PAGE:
Video of the Week: "Why Perfect Grades Don't Matter"

I've been thinking a lot about perfectionism lately. Partly because I try really hard to be perfect, and partly because I see students striving for this perfectionism everyday. When I came across this video, then, last week, it really struck a cord with me.

Here's what I'm thinking: 

  • Do you communicate to the students in your life that good grades are the key to success later in life? How do you do so? Or, how do you fight against that?
  • How do we fight against students putting their self-worth in their grades? 
  • How can we balance accountability with the need for perfection? 
  • Adults, how did your high school grades compare to your university achievement? 
  • Do the grades in your class measure hard work, creativity, or mastered skills? 
  • Do you have a better approach for grades?

Job-Life Balance: A weight-loss plan

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I lost 20 pounds between August 1 and February 1 this year. Without a diet. Without a gym membership. Without a pyramid scheme. And it's been fun. It's made me happier. It's deepened my relationships. Although it started as a plan to get healthy and fit, it has become so much more than that to me. Now, it's about having a balance between my job and the rest of my life and being intentional in both. 

Scheduling Time to Run

The time I spend running is the time in my life where I feel accountable to no one. For 30-90 minutes, I'm able to shut off my brain and its struggle for perfection and just be. This summer we moved a half-mile from a county park with mountains on three sides; the trail within it reminds me to focus on the beauty around me. This August I started putting time on my calendar to run three to four days a week. This appointment forces me to leave school and come home and run. This time, it turns out, is way more restful for me than shopping or Twittering or cleaning my house.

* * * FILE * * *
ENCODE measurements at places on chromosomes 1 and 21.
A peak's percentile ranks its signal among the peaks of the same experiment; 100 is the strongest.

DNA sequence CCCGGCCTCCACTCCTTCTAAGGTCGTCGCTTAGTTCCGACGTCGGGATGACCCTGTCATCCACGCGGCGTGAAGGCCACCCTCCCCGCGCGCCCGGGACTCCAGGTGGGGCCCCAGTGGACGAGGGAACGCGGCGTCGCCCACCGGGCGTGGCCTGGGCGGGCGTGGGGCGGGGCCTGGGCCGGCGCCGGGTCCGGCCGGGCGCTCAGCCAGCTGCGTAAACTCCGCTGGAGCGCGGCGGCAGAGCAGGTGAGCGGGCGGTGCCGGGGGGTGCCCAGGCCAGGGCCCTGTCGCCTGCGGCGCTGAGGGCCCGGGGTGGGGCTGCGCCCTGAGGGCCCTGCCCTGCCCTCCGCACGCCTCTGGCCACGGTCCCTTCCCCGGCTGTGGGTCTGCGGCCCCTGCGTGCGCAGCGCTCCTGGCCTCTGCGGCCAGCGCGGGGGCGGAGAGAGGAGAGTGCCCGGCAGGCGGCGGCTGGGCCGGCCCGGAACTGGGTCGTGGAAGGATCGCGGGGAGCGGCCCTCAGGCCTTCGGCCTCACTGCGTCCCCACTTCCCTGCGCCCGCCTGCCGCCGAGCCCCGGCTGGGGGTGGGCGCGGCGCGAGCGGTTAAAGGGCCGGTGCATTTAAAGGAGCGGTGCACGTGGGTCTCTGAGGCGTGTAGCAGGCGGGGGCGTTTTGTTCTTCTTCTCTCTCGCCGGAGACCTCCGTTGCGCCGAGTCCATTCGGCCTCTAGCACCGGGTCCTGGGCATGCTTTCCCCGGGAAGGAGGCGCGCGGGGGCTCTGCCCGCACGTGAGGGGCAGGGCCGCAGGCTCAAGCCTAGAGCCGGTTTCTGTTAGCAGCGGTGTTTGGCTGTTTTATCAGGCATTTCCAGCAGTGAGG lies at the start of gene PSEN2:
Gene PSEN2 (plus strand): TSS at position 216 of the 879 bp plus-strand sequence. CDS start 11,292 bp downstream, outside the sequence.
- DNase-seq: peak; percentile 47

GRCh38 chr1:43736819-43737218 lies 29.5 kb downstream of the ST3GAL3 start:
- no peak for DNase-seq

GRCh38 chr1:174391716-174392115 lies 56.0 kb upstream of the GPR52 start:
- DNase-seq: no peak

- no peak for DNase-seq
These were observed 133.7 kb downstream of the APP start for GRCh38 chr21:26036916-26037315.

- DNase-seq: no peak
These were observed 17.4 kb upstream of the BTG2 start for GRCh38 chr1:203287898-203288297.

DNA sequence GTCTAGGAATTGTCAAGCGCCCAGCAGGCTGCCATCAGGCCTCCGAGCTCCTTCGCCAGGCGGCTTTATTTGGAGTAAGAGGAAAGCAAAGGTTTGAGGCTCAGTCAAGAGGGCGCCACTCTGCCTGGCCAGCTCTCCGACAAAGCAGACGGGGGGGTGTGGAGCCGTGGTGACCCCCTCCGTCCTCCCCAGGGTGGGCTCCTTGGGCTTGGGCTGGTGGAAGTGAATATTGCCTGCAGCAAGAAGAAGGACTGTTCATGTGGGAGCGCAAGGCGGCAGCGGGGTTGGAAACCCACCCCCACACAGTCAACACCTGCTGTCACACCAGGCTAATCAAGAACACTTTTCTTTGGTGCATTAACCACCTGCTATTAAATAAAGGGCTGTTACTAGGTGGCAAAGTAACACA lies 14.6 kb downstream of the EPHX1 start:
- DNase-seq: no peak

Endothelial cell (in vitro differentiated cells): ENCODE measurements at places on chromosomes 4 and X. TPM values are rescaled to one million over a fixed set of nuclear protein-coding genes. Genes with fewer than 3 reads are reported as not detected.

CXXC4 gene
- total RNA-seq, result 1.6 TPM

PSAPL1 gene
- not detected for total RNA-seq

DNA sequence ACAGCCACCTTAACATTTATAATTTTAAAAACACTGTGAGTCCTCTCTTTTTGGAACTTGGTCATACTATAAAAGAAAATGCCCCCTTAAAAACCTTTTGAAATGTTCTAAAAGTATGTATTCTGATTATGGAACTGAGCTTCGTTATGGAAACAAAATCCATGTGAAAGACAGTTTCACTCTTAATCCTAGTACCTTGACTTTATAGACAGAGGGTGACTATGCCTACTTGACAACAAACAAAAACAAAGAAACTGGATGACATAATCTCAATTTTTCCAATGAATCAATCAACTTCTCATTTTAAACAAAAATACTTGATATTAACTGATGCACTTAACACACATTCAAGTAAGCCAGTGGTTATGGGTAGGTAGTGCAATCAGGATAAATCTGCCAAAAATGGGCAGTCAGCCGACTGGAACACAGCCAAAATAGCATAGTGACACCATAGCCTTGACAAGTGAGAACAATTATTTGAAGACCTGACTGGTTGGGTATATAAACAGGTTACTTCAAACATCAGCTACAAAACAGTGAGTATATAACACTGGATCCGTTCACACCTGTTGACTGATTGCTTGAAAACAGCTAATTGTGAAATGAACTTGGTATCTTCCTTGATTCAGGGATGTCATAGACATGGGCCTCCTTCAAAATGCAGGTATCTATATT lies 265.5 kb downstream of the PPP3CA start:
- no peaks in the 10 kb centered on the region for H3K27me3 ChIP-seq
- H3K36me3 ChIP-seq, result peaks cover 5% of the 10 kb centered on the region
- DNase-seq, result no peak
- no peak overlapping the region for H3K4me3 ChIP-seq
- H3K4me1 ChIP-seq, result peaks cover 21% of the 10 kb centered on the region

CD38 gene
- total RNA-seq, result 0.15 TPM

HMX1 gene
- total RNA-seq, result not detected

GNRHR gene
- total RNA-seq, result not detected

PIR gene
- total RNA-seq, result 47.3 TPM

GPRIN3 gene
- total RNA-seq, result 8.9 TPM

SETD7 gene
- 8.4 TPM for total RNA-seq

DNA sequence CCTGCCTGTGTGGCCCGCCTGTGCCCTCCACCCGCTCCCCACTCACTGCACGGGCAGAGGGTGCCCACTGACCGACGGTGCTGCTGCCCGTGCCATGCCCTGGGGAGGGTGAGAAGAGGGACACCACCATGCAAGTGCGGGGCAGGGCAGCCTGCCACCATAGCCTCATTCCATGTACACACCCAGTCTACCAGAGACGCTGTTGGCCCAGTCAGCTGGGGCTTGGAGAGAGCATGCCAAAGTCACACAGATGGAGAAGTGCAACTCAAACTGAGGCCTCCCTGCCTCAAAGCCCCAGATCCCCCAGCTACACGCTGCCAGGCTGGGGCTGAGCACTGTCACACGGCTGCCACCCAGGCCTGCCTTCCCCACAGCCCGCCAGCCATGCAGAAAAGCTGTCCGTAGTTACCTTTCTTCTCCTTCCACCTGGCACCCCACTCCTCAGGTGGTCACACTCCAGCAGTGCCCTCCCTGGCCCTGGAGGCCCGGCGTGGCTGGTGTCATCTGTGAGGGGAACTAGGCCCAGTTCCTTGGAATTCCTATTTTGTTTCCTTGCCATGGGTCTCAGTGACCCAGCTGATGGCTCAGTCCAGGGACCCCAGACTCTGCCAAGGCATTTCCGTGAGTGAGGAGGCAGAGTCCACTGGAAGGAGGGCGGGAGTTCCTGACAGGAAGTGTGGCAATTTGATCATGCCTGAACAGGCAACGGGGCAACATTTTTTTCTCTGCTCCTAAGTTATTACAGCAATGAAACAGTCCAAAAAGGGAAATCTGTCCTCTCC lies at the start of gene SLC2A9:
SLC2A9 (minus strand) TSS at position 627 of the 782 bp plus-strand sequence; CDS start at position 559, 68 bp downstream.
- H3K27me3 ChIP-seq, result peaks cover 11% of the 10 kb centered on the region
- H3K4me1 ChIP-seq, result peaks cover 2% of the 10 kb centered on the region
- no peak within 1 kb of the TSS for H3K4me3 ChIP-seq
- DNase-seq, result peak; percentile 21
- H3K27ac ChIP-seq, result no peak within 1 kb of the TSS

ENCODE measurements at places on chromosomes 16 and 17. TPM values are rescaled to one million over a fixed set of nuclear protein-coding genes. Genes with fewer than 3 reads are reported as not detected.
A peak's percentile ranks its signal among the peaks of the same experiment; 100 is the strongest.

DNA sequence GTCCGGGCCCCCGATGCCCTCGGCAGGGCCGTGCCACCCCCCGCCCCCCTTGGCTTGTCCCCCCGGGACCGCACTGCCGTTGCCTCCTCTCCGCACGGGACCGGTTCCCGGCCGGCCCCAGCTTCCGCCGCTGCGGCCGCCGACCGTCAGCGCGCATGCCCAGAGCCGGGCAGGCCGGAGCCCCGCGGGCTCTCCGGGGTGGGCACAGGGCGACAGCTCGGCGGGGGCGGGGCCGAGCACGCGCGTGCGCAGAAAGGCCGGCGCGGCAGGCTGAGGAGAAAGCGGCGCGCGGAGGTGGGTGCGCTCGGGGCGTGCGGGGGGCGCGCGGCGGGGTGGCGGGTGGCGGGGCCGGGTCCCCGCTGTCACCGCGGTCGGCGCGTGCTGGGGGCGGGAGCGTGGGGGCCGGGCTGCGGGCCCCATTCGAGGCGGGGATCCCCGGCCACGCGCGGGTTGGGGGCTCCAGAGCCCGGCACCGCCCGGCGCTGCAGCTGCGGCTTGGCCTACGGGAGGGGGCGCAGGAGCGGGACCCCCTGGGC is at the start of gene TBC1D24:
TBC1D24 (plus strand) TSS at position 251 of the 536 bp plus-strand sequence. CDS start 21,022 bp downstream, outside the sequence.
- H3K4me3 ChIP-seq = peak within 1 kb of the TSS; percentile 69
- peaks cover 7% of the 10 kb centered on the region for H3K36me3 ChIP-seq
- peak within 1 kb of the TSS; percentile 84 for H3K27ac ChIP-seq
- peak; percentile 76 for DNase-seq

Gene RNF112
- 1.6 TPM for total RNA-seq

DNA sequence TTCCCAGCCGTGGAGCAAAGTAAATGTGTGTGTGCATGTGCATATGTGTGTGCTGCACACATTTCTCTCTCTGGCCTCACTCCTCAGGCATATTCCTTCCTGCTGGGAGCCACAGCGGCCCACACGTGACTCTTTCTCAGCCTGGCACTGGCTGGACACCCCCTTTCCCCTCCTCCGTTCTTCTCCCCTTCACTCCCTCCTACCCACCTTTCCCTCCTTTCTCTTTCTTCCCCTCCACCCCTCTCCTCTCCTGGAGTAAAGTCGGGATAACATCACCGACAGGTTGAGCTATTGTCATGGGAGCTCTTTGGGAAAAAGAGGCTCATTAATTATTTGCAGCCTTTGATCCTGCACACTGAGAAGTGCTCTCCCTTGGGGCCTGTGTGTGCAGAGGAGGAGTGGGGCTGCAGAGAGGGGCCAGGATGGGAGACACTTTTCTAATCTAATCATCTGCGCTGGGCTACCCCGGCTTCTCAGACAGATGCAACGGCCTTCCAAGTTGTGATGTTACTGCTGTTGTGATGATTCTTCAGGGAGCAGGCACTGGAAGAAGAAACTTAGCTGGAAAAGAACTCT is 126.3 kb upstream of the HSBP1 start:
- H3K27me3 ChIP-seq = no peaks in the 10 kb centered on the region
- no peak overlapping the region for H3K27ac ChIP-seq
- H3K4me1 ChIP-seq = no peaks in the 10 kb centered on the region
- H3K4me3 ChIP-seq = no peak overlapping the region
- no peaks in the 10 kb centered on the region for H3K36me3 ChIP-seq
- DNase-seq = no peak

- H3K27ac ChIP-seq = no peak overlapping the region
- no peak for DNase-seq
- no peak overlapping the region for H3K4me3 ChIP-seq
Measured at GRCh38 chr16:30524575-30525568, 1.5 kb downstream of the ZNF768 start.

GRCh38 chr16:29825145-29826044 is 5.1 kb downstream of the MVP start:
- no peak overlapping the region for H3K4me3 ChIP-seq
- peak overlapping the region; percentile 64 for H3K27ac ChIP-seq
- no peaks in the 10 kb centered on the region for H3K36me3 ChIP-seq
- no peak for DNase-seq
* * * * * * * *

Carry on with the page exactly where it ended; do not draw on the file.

Taking Time to Cook

Check out Imperfect Produce!

When I first started teaching I ate pasta with marinara almost every night because it was cheap and easy, and I liked it. My love of food and cooking has greatly increased over the past seven years, and I've learned to eat much more nutritious food. And is it turns out, when you do so, you actually need to eat a lot less of it. When we decided to get healthy back in August we counted calories for about two weeks. In that time, we discovered that most Americans eat at least twice as much food for every meal as they should, and even more when going out.  Therefore, I started being even more intentional with my meal planning. I switched to a half sandwich (with lots of avocado... yum) instead of a whole. We started sharing a chicken breast instead of having our own. When going out, we always split. And we use a lot of good ingredients. I swear by my produce box, cookbook for two, and I'm now a huge fan of Epicurious after trying their #cook90. And all of that doesn't even mention all of the joy and depth of relationships in gathering around the table together each night

Being Outside Together


I've almost completely given up working on the weekends in favor of adventuring. Living in San Jose makes this pretty easy. We have an amazing county park system and bike routes galore. Oh, and it's 75 degrees and sunny in the middle of February. Last January we started hiking with the Santa Clara County #pixinparks challenge, and it's now just become a part of who we are. On Saturday and Sunday we generally spend three hours outside together hiking or biking and chatting. We've found adventurous friends who love doing these things with us, and it fills my quality time bucket so much (not to mention the endorphins and vitamin D). Getting outside and away from our devices and work has been so freeing and life-giving as individuals and in community.